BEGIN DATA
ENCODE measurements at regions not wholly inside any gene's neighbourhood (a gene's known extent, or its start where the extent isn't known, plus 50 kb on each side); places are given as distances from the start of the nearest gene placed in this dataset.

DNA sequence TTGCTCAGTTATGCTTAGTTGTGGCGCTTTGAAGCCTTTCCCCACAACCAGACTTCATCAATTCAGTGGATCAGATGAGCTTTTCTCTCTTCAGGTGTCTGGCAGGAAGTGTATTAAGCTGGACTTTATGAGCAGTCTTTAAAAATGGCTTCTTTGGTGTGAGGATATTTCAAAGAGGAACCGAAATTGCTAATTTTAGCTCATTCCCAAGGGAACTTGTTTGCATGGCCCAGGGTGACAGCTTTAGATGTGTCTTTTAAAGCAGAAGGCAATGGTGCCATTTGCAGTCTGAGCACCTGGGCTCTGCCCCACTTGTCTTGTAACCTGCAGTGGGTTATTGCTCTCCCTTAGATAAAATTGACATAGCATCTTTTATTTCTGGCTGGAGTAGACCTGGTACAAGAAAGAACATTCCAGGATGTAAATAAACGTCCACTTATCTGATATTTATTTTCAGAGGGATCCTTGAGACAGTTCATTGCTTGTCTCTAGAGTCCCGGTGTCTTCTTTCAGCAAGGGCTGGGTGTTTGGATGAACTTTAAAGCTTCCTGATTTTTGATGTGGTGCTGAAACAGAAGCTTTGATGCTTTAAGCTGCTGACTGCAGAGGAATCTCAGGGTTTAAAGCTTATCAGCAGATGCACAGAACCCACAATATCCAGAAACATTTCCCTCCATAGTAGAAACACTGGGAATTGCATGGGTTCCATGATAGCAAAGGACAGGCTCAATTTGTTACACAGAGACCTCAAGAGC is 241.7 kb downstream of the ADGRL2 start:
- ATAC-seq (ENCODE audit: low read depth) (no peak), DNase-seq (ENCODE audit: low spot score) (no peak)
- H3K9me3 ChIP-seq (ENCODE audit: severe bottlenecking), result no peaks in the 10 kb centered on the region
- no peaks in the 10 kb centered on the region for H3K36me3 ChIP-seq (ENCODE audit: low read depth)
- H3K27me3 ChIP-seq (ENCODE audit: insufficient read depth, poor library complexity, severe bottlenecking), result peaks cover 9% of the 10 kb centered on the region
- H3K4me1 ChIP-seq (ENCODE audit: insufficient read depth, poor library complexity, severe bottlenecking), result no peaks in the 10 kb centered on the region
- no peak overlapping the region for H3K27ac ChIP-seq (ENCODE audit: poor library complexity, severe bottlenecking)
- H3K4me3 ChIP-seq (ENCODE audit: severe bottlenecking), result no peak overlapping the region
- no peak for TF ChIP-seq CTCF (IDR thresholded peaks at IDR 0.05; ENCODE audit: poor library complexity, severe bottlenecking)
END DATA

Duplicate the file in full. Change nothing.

ENCODE measurements at regions not wholly inside any gene's neighbourhood (a gene's known extent, or its start where the extent isn't known, plus 50 kb on each side); places are given as distances from the start of the nearest gene placed in this dataset.

DNA sequence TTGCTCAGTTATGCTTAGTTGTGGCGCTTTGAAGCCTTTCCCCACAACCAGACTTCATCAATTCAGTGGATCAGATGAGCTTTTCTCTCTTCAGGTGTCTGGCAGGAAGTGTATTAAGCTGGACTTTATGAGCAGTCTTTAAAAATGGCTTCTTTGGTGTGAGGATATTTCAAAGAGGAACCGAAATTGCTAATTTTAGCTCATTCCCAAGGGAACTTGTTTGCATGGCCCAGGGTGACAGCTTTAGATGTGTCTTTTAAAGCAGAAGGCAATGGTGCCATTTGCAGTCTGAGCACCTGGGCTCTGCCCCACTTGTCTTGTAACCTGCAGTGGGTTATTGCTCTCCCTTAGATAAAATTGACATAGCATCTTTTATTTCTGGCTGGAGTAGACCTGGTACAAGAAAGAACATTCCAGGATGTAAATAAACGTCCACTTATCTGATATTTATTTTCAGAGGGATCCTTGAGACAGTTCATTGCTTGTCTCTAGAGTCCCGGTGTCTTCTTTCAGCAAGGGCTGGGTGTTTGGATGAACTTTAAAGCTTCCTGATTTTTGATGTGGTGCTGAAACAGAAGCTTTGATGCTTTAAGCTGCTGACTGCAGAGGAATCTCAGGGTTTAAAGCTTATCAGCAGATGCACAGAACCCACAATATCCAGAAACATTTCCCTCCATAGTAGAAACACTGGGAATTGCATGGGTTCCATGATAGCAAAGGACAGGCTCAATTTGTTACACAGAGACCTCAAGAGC is 241.7 kb downstream of the ADGRL2 start:
- ATAC-seq (ENCODE audit: low read depth) (no peak), DNase-seq (ENCODE audit: low spot score) (no peak)
- H3K9me3 ChIP-seq (ENCODE audit: severe bottlenecking), result no peaks in the 10 kb centered on the region
- no peaks in the 10 kb centered on the region for H3K36me3 ChIP-seq (ENCODE audit: low read depth)
- H3K27me3 ChIP-seq (ENCODE audit: insufficient read depth, poor library complexity, severe bottlenecking), result peaks cover 9% of the 10 kb centered on the region
- H3K4me1 ChIP-seq (ENCODE audit: insufficient read depth, poor library complexity, severe bottlenecking), result no peaks in the 10 kb centered on the region
- no peak overlapping the region for H3K27ac ChIP-seq (ENCODE audit: poor library complexity, severe bottlenecking)
- H3K4me3 ChIP-seq (ENCODE audit: severe bottlenecking), result no peak overlapping the region
- no peak for TF ChIP-seq CTCF (IDR thresholded peaks at IDR 0.05; ENCODE audit: poor library complexity, severe bottlenecking)